The Minoans may have practiced human sacrifice at one time. There is a

famous tale of a minotaur, half man, half bull, who lived in a labyrinth

beneath the palace. Young people were sacrificed to the minotaur each

year. The high priest or king may have worn a bull mask for the sacrifice,

creating the illusion of half man, half animal.

They believed in an afterlife and buried the dead with food and possessions

that would be of use. Two sacred symbols were bull horns and the double-

sided axe.

The Minoans developed a hieroglyphic writing system around 2000 B.C.,

perhaps following trading contract with the Egyptians. By 1900 B.C., they

had developed a new script now called Linear A. Athird script called

Linear B came into use as Knossus around 1450 B.C. To date, onlu Linear B

has been deciphered, but most of the surviving examples are accounting

records that reveal little about their history and culture.

Surviving artwork shows the people of Crete engaging in the sport of bull-

jumping. The significance of this activity is not known. Young men and

women are depicted approaching a charging bull, grabing it by the horns,

and somersaulting over the animal's back to land behind it.

The everyday life of the Minoans was pleasant and relatively free of war

and unrest, as witnessed by the richness and exuberance of their frescos,

wall paintings, and decorative objects.

_Government_

The great palace at Knossus was also a giant warehouse. The distribution

of food and other goods may have been organized from here.

The only king whose name survives was Minos. It may be that the word,

Minos, referred to the office, not the man, like the Egyptian term, pharaoh.

_Military_

The Minoans had little apparent need for an army, relying instead on their

navy to keep any enemies from approaching. Minoan ships were galleys,

manned by rowers on both sides. Narrow galleys were fast and maneuverable,

allowing them to overtake slower sailing ships of the day. They did not

employ rams at this early date, according to the evidence of surviving

artwork.

_Decline and Fall_

The idyllic life of the Minoans was disrupted by natural disasters. The

archaelogical remains indicate that the palace of Knossus was destroyed by

an earthquake in 1700 B.C. and rebuilt. The nearby island of Thera was

partially sunk by a volcanic eruption and the resulting tidal wave probably

struck Crete, causing extensive damage. The Minoan culture suffered from

recurrent earthquakes and the Thera explosion, but the extent of the damage

and its effect on their civilization is debated.

There are two main scenarios for the end of the Minoan culture. According

to the oldest theory, mainland Greeks invaded around 1450 B.C., essentially

destroying the culture, although it lingered for 700 years more until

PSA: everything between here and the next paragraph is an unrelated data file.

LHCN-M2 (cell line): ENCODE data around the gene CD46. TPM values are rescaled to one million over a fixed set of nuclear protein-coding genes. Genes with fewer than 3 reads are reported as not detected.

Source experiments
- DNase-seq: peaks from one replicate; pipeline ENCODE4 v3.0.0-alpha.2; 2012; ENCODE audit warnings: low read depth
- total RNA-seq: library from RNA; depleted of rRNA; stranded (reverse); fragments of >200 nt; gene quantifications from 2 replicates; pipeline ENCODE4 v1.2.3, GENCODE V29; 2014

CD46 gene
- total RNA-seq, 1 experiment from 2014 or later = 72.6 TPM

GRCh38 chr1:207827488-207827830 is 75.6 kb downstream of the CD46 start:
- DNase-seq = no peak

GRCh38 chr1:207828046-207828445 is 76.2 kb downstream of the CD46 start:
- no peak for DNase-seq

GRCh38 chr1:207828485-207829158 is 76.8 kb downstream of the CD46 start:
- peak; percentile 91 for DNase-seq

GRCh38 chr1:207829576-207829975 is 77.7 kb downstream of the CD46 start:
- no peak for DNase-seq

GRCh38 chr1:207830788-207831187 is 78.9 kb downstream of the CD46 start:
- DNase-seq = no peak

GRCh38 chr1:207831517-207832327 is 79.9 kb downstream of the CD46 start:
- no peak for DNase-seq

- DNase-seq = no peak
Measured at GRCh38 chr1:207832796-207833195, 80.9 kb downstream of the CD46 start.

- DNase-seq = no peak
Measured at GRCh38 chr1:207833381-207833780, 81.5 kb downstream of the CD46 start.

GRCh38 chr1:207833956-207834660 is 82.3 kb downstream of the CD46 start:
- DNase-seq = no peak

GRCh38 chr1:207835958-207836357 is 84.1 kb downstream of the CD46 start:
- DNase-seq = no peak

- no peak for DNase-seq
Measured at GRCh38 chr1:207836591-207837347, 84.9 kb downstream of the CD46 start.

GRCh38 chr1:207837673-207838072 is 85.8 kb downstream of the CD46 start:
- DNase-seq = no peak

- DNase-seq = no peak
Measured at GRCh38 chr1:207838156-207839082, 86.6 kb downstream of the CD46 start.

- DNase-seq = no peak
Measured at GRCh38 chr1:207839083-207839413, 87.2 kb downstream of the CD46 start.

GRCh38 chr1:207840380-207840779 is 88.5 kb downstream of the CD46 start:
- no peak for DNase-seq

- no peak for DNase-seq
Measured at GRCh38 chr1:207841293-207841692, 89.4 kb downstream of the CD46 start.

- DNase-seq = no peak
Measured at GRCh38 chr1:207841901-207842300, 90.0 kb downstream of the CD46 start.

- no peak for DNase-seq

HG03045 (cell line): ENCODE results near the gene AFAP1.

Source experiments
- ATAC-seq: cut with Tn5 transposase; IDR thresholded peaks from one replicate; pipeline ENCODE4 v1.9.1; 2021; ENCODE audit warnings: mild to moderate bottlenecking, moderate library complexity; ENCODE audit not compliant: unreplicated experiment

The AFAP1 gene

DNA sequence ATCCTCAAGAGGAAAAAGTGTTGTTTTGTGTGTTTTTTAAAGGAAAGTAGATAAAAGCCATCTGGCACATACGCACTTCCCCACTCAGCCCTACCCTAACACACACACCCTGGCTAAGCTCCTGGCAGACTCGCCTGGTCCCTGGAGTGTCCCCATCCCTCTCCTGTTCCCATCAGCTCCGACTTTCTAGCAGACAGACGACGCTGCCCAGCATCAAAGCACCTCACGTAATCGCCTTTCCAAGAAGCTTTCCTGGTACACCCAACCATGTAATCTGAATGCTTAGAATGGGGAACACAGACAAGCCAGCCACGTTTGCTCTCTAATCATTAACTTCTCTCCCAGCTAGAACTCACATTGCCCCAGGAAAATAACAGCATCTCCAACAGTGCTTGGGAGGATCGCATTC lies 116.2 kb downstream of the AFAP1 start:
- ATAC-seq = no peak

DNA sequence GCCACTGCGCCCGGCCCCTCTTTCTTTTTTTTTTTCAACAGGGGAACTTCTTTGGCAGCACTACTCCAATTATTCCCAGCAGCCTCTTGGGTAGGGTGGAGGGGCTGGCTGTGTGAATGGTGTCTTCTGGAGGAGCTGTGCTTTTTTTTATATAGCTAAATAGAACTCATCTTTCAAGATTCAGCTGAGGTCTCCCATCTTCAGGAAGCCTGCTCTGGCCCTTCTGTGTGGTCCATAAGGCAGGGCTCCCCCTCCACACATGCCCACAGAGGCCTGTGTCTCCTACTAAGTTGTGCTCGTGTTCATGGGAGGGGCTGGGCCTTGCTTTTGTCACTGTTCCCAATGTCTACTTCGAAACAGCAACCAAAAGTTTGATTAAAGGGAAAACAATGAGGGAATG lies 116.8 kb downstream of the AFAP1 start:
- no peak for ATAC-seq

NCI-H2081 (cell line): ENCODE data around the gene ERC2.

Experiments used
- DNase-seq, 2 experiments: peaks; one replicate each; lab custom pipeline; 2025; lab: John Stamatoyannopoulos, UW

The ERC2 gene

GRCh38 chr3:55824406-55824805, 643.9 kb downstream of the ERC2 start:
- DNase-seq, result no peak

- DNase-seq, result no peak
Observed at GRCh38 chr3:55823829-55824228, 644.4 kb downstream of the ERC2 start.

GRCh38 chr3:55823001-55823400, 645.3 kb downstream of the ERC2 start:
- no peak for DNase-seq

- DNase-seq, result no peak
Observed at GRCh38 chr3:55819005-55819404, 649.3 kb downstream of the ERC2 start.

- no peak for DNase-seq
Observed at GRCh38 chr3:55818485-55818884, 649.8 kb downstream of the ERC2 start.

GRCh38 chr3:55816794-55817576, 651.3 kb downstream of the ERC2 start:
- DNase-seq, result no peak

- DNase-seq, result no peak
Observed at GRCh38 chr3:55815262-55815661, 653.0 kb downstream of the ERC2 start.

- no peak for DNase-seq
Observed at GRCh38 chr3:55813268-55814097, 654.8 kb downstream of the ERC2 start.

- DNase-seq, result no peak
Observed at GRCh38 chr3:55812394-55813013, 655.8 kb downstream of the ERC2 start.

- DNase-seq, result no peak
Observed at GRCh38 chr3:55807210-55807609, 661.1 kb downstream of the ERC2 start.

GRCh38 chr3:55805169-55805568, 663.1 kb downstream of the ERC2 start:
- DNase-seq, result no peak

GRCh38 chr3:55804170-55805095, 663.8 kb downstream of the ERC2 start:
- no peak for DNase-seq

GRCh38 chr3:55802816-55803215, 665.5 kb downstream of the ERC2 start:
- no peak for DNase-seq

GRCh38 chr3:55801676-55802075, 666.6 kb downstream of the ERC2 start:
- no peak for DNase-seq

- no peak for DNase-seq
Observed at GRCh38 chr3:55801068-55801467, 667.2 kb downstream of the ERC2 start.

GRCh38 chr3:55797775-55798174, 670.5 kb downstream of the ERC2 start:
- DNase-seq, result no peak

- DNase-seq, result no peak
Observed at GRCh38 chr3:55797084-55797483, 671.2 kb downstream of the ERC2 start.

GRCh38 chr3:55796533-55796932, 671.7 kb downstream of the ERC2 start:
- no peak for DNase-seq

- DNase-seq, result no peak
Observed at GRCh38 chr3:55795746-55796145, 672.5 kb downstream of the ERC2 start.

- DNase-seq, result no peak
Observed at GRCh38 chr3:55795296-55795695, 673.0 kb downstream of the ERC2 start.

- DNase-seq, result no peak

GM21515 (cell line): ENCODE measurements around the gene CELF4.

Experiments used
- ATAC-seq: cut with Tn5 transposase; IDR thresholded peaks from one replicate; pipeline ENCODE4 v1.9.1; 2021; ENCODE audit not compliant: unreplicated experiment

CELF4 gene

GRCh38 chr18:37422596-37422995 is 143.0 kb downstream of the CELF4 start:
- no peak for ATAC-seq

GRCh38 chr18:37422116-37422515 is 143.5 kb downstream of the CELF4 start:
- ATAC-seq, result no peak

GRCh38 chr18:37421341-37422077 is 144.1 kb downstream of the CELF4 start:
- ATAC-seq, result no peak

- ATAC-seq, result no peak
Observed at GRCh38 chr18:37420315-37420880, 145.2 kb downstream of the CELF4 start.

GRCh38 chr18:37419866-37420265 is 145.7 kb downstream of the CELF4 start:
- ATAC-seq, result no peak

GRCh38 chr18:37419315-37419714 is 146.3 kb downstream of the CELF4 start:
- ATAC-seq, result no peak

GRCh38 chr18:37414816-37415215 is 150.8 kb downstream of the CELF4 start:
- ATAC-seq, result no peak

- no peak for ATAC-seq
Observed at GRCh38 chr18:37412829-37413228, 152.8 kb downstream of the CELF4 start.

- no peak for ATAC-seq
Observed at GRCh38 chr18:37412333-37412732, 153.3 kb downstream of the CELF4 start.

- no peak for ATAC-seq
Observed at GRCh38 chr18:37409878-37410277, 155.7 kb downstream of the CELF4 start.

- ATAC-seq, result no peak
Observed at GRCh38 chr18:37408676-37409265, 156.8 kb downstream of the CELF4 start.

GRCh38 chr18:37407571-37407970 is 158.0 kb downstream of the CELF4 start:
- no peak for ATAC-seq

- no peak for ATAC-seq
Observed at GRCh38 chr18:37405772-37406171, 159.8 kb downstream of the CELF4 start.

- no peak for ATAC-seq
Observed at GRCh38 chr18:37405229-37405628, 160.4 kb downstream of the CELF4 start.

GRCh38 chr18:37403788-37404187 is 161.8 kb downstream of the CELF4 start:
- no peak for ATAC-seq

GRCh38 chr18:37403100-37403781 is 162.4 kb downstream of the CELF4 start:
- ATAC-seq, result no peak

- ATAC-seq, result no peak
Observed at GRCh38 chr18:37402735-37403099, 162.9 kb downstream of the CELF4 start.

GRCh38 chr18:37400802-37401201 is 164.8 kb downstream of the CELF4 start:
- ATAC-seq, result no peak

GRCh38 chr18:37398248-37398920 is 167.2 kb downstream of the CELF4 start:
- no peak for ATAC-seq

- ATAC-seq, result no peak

mainland Greece itself was overrun. In the second scenario, based on more

recent research, the Minoans suffered through disaster and a resulting

loosening of their control of sea trade and movement, but did not succomb

to the mainland Greeks. The Minoans were instead destroyed along with the

Myceneans on the mainland by barbarians as part of the catastrophe of 1200

B.C. Evidence suggests that by 1180 B.C., the Cretans had moved from

coastal towns and palaces to defensive city sites high in the hills.

Attacks and the threat of further attacks were the probable cause of this

shift.

_Legacy_

The Minoans are remembered today for their fabulous palace and frescoes at

Knossos, now partially restored. It may have been the largest and most

beautiful palace of the late Bronze Age. They are also remembered for

their mysterious writings, some of which continue to defy linguists.

=====================================

XV. Persians

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Under Construction

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XVI. Phoenicians

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(1200 to 146 B.C.)

There was never a country or empire called "Phoenicia." The historical

name of this culture was coined by the Greeks and was not their name. The

name Phoenicia derives from the Greek word Phoenix, meaning in this case a

dark red or purple- brown color. The phoenicians were renowned for their

cloth dyes, especially an expensive purple one popular with royalty.

Because Greek language and writings were preserved in abundance, versus

Phoenician texts which are very scant, the name stuck.

_Location_

The Phoenicians appeared on the historical scene around 1200 B.C., a time

when most of the civilized world was being overrun by barbarians. In the

political and military void of a 400- year ancient dark age, this small